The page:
Russell Brown: On point

Acupuncturist Russell Brown gets right to the point, encouraging people to find their personal ying and yang.  He's also got a pretty sweet dog. You can find him at


I had something called a "Protein Plate" because I am a ridiculous Los Angeles person.


Letting myself off the hook and treating myself with gentleness, especially when my instinct is to do the opposite. I hold myself to crazy high standards and I expect so much from myself it's stupid. Life can be hard and no one has a clue as to what comes next—especially the ones who work overtime pretending that they do.

We all literally come into this world upside-down, head first and facing backwards: we have to be nicer to ourselves. So I practice cleaning the slate of all the failures and faults I’ve manufactured in my mind and try to offer myself the same compassion I would to a stranger, let alone a best friend.


It differs from day to day but the overall gist is to balance the energy going out with the energy going in. Because I treat so many people all week, I need to be alone for certain periods of time to maintain my own rhythm. Some days it’s just letting myself do one less thing. I get acupuncture (from a very nice man who thinks I’m a law clerk because I told him I was a law clerk so that we don’t have to talk about acupuncture). I sleep. I eat moderately well ("Protein Plate" notwithstanding.) I spend time with my dog named Backpack who is a nice person.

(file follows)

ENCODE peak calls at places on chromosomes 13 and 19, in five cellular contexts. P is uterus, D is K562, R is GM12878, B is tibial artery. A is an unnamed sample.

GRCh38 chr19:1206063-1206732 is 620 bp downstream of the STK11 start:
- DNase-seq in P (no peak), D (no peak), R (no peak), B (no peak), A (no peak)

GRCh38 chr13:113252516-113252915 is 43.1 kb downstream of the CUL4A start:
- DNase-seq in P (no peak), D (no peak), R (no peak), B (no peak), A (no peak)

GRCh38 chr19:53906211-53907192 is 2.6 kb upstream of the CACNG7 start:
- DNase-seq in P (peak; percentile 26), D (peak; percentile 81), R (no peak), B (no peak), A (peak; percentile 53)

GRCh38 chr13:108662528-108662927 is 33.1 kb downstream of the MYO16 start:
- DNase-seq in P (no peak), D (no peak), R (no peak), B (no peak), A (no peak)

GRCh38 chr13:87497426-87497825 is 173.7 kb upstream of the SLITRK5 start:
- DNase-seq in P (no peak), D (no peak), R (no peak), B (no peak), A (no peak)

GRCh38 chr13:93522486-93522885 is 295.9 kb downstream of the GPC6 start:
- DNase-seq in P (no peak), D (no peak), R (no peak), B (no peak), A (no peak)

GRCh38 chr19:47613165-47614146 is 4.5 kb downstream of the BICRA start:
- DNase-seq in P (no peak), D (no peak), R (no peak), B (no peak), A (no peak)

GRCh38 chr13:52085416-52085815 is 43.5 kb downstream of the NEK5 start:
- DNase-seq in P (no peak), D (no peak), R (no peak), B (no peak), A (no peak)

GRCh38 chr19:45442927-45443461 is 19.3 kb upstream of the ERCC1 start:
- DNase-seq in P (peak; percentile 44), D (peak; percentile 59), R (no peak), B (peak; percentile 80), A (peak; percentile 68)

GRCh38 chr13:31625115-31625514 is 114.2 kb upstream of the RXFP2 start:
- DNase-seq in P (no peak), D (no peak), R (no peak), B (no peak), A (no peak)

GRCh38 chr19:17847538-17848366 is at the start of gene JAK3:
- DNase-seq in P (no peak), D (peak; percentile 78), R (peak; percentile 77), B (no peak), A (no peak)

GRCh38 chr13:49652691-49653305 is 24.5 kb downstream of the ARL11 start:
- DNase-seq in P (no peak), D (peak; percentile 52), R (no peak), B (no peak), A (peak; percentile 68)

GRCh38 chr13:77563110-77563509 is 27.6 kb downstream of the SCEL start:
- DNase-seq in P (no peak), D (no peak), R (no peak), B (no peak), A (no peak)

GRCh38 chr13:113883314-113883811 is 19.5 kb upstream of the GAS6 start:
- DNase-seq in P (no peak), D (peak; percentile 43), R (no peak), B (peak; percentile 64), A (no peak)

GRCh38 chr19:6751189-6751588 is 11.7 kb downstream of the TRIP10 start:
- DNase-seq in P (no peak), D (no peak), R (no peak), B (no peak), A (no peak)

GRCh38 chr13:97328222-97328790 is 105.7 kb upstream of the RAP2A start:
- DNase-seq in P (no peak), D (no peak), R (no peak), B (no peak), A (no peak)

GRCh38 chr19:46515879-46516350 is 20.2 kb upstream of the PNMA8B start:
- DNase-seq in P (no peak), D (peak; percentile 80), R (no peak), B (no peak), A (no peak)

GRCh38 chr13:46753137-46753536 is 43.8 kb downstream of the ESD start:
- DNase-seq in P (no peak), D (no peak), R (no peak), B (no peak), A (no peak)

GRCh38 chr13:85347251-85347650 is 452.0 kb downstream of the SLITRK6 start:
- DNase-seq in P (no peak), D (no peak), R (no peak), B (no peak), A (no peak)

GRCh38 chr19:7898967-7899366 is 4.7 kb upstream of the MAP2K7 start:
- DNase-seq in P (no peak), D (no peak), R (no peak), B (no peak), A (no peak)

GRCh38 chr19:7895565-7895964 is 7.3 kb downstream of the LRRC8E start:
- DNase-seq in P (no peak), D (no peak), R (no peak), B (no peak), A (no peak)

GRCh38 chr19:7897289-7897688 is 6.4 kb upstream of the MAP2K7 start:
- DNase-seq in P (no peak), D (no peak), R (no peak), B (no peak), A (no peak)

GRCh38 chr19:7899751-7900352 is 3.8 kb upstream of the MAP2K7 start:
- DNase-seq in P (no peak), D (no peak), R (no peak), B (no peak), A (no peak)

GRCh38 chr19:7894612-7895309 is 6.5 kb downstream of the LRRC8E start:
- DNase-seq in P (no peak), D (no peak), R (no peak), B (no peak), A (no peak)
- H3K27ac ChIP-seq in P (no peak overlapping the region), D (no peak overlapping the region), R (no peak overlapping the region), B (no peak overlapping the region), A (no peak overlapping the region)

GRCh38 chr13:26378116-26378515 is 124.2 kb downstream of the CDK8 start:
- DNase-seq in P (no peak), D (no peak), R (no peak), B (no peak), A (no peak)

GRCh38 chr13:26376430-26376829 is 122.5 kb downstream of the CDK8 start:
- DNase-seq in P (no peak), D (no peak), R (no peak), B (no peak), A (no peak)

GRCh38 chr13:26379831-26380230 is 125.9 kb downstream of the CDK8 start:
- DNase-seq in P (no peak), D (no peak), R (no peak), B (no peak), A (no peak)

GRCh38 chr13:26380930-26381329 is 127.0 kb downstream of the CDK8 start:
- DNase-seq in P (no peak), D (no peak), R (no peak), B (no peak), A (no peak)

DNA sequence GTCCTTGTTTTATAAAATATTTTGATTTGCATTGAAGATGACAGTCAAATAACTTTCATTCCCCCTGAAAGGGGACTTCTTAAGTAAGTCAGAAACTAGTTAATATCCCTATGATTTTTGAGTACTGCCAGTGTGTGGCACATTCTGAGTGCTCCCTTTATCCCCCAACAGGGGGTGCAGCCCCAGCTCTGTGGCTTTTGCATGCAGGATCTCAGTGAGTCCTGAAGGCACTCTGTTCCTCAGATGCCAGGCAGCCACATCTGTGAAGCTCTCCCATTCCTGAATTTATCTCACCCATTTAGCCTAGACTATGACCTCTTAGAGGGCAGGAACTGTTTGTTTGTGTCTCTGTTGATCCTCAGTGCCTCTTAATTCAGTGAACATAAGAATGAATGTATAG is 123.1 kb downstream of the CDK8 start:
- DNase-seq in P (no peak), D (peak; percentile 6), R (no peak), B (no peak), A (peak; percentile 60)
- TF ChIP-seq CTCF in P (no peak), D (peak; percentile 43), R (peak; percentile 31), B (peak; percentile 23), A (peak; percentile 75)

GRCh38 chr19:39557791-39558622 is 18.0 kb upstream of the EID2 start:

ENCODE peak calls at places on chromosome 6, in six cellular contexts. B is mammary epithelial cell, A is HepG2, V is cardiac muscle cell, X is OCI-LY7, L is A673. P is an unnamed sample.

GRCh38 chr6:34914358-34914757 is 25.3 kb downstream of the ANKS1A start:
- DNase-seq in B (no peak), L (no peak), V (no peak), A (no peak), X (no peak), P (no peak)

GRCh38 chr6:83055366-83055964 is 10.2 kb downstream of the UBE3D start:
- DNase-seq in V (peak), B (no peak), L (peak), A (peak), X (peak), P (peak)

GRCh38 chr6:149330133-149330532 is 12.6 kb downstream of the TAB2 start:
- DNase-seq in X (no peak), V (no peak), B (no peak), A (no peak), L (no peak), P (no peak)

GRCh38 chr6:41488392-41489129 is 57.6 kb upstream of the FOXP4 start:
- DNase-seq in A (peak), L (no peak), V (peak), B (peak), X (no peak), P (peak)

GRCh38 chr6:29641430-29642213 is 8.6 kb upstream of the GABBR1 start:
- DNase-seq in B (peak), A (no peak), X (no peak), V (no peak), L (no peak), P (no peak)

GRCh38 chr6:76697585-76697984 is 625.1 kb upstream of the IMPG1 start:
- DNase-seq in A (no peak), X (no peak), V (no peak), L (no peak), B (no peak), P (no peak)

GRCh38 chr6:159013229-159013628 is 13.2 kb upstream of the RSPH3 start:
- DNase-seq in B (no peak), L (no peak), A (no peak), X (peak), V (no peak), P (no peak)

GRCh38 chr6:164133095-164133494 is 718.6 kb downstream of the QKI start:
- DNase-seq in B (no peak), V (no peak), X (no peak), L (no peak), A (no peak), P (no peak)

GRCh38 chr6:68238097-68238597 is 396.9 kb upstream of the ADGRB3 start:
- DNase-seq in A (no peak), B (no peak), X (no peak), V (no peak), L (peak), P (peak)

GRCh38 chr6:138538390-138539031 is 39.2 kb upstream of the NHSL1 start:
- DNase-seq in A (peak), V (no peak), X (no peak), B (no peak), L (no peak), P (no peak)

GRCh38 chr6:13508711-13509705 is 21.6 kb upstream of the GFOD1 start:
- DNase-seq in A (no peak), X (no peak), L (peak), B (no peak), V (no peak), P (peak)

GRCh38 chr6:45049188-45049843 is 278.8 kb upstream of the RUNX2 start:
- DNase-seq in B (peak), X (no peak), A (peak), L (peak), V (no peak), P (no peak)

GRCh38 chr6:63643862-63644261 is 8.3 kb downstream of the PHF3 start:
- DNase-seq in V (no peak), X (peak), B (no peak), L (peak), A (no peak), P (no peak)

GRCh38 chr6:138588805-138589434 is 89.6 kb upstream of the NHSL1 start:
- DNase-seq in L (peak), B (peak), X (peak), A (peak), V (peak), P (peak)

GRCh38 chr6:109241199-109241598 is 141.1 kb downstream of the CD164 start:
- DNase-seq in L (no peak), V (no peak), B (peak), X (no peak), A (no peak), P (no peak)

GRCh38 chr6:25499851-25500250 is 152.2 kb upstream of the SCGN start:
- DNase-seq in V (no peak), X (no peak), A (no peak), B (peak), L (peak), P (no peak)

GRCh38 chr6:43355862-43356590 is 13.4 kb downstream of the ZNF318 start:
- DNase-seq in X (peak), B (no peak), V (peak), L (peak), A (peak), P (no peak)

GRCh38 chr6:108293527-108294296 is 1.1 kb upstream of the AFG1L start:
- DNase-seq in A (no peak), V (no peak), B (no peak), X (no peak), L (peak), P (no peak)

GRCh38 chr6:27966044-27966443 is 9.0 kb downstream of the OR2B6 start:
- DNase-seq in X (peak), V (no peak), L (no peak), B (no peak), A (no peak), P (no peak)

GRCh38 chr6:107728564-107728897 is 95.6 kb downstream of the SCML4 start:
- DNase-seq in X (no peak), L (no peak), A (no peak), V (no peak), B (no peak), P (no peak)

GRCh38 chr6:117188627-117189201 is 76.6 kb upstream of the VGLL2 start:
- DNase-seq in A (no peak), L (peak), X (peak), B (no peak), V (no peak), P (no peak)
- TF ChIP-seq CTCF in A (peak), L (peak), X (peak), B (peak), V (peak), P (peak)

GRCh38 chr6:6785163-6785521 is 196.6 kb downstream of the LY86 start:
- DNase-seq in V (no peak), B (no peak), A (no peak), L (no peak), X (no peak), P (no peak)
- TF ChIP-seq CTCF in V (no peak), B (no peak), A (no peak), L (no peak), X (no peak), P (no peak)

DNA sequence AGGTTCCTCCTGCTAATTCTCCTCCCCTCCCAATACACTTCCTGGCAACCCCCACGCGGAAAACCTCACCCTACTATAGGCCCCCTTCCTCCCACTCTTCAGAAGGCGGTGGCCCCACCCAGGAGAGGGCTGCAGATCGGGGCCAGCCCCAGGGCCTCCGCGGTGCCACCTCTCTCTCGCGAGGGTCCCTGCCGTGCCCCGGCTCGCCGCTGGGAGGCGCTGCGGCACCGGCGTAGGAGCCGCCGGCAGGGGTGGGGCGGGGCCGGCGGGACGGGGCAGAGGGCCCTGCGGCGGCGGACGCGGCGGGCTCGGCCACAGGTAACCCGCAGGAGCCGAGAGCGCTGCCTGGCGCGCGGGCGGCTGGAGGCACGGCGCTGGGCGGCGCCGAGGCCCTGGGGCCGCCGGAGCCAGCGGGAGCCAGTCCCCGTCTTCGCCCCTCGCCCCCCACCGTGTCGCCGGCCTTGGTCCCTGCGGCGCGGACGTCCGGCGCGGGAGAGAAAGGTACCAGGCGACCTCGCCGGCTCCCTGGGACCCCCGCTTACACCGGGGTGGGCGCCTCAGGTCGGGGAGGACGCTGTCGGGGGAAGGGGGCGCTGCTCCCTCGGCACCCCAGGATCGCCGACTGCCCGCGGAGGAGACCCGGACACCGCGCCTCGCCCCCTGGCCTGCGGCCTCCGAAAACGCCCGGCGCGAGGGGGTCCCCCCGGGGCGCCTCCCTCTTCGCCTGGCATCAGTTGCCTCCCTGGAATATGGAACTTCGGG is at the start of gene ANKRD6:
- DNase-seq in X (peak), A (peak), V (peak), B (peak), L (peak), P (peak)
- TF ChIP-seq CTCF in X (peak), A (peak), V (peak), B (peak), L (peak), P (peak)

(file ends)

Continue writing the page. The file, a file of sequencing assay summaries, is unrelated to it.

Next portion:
Industrialization has prioritized productivity and activity so disproportionally that we are now consumed by loudness, hardness and speed; the stillness of self-care is collateral damage. So I like to remind my patients that it’s supposed to be half yin and half yang: half day and half night; half work and half rest; half driven and ambitious and half slow and withdrawn. It is a natural and beautiful balance. That balance is not “doing yoga two times a week” to make up for barreling through allllll the rest of the week like a honking clown car with no brakes.


Do not lose your softness: that is the way the world kills you. And if the things that you are doing FOR your health are making you resentful OF your health, then it's not working. Health and medicine should be about electrifying the pursuit of living, not dampening it.

I don’t like to come at health from a place of mystical privilege and I genuinely fear I will wake up one day to realize that I have become another vessel for empty platitudes and spiritual marketing. I’m just a highly functioning idiot who believes that when it comes to better well-being, you either decide you can't live in this world- with all the pain, all the struggle- or you live all the way- with nothing but love and awe and kindness for what it is to be alive. And nothing in between.


Richard Bach’s children’s book There’s No Such Place as Far Away. The book is a short letter written to a little girl on her 5th birthday, asking her to understand the truth underneath the story of our biographies, and it really rearranged my molecules.



Meditation1814 is a short-ish illustrated self-help book that breaks down some of the misconceptions people have about meditation, and offers some stripped-down clarity on the subject meditation beginners and civilians. For anyone who ever wanted to meditate but has filled their head with crazy excuses like, "You’re doing it wrong," "You suck at it," "It’s too hard," "You just couldn’t possibly sit still for that long," and, "It’s only for possibly-annoying, Mercury-in-retrograde-fearing, billowy-yoga-pant-wearing hippies," this book is a must-read. 



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